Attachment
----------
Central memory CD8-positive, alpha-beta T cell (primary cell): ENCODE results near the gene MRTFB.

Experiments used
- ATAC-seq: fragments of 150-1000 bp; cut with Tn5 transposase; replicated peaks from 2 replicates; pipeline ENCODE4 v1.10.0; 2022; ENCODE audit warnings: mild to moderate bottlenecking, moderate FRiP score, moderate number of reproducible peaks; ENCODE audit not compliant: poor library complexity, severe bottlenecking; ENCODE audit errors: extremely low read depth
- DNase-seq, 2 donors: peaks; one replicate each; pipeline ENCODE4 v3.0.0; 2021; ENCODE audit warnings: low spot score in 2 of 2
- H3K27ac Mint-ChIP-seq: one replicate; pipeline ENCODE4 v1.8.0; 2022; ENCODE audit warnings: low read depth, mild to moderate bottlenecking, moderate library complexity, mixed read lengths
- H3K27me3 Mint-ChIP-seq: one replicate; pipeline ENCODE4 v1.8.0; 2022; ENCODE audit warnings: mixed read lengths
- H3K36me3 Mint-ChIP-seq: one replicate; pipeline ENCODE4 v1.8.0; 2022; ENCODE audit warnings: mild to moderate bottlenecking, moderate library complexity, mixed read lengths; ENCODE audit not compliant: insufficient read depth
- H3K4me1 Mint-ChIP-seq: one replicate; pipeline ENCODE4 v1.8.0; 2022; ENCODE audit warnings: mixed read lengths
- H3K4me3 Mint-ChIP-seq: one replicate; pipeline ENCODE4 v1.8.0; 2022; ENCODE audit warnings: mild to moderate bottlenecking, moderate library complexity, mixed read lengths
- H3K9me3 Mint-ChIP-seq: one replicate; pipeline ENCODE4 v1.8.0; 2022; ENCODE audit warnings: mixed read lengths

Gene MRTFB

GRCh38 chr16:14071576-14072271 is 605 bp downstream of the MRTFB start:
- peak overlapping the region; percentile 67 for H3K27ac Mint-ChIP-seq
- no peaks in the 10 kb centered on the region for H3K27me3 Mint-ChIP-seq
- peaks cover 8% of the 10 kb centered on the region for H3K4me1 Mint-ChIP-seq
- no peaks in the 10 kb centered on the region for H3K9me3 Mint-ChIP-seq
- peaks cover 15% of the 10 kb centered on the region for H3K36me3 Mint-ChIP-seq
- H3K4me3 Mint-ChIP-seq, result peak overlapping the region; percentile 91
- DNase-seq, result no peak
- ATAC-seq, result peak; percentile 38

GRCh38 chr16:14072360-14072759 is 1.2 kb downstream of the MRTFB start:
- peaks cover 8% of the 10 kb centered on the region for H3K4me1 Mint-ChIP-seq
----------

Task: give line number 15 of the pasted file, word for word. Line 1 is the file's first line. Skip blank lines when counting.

- peaks cover 8% of the 10 kb centered on the region for H3K4me1 Mint-ChIP-seq